Prasugrel is a third-generation thienopyridine and a prodrug that requires one-step hepatic conversion to its active metabolite to irreversibly inhibit the P2Y12 receptor (Fig. 4). Prasugrel has a more rapid onset of action than clopidogrel and provides greater platelet inhibition because of a more effective conversion into its active metabolite [24]. The Optimizing Antiplatelet Therapy in Diabetes Mellitus-3 (OPTIMUS-3) trial showed that prasugrel (60 mg loading followed by 10 mg maintenance) achieved significantly greater platelet inhibition compared with double-dose clopidogrel (600 mg loading dose followed by 150 mg maintenance) in CAD patients with DM on long-term aspirin treatment, using multiple pharmacodynamics measures [26].
Ticagrelor is a non-thienopyridine, direct-acting, oral antagonist that binds reversibly to the P2Y12 receptor (Fig. 4). The major metabolite of ticagrelor (AR C124910XX), formed by metabolism via the hepatic cytochrome (CYP) 3A4, is as potent as the parent compound ticagrelor. Compared with clopidogrel, ticagrelor results in faster and greater platelet inhibition, with less patient-to-patient variation. In a crossover study including ACS patients with DM (n=30), ticagrelor treatment (90 mg twice daily for 15 days) showed significantly greater platelet inhibition compared with prasugrel treatment (10 mg daily for 15 days) (45.2 vs. 80.8 P2Y12 reaction units measured by the Verify Now P2Y12 assay; P=0.001) [27].
Primary prevention
Currently, the ADA recommends the use of clopidogrel in very high-risk DM patients or as an alternative therapy in patients intolerant to aspirin [19]. However, the use of dual antiplatelet therapy (DAPT) with aspirin and clopidogrel in DM patients without overt atherosclerotic disease has not been supported by clinical evidence.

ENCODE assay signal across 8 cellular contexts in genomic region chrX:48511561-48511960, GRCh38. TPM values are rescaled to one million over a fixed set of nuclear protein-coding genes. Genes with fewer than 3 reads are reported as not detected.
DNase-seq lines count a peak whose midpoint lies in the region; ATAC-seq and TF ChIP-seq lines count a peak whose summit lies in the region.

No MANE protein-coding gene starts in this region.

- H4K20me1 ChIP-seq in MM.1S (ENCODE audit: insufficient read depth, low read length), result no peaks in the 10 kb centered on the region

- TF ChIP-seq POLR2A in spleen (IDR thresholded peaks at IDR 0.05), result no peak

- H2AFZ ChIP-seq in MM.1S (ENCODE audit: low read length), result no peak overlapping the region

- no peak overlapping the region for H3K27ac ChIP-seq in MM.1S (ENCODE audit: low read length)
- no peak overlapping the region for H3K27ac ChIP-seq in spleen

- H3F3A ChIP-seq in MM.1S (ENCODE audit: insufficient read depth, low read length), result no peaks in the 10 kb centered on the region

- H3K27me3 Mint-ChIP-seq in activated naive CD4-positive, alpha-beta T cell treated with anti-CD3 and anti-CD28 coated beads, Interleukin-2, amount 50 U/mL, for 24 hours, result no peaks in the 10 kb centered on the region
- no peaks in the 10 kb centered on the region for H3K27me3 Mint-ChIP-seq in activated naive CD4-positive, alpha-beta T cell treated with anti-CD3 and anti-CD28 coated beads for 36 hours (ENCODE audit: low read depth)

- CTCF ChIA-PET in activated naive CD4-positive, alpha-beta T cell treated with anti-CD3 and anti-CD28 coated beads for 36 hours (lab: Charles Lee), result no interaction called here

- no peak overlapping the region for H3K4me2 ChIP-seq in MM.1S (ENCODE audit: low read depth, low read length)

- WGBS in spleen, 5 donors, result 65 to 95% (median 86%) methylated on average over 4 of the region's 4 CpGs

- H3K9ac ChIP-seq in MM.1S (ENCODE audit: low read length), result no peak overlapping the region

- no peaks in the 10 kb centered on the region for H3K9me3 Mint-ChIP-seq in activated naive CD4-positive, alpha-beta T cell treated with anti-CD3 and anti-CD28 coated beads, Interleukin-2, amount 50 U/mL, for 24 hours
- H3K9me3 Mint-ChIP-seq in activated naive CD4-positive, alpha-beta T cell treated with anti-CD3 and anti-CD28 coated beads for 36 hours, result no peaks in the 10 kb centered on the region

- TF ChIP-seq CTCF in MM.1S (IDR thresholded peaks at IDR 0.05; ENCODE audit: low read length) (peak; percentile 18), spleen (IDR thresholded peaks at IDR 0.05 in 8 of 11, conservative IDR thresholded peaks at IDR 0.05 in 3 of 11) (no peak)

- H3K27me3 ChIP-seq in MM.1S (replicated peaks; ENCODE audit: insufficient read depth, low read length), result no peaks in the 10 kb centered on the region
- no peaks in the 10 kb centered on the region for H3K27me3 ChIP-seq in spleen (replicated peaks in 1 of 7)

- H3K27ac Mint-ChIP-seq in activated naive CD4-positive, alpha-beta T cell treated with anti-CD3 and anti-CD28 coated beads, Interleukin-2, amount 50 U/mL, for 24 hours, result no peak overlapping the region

The Clopidogrel for High Atherothrombotic Risk and Ischemic Stabilization, Management, and Avoidance (CHARISMA) trial has compared clopidogrel (75 mg daily)+low-dose aspirin (75 to 162 mg daily) to placebo+low-dose aspirin in high-risk patients (n=15,603, a median follow-up of 28 months), for primary as well as secondary prevention [28]. In this trial, the rates of major vascular events were not significantly different between the two groups. There was a trend towards higher risk of severe bleeding in the primary prevention group compared with the secondary prevention group. In the primary prevention subgroup with multiple risk factors (n=3,284, 80.8% were diabetics), the rate of the primary endpoint was 6.6% with clopidogrel+aspirin versus 5.5% with placebo+aspirin (P=0.20). In addition, there was a significant increase in cardiovascular death (3.9% in the clopidogrel group vs. 2.2% in the placebo group, P=0.01) and also all-cause mortality in the clopidogrel group (5.4% vs. 3.8, P=0.04) [29]. In addition, the rates of severe and moderate bleedings were 2.0% and 2.2% in the clopidogrel group, and 1.2% and 1.4% in the placebo group, respectively (P=0.07 and P=0.08). There is evidence to suggest that atherosclerotic plaques in DM patients are characterized by increased neovascularization of the vasa vasorum [30], which may be associated with a higher risk of intraplaque hemorrhage with consequent rupture or thrombosis.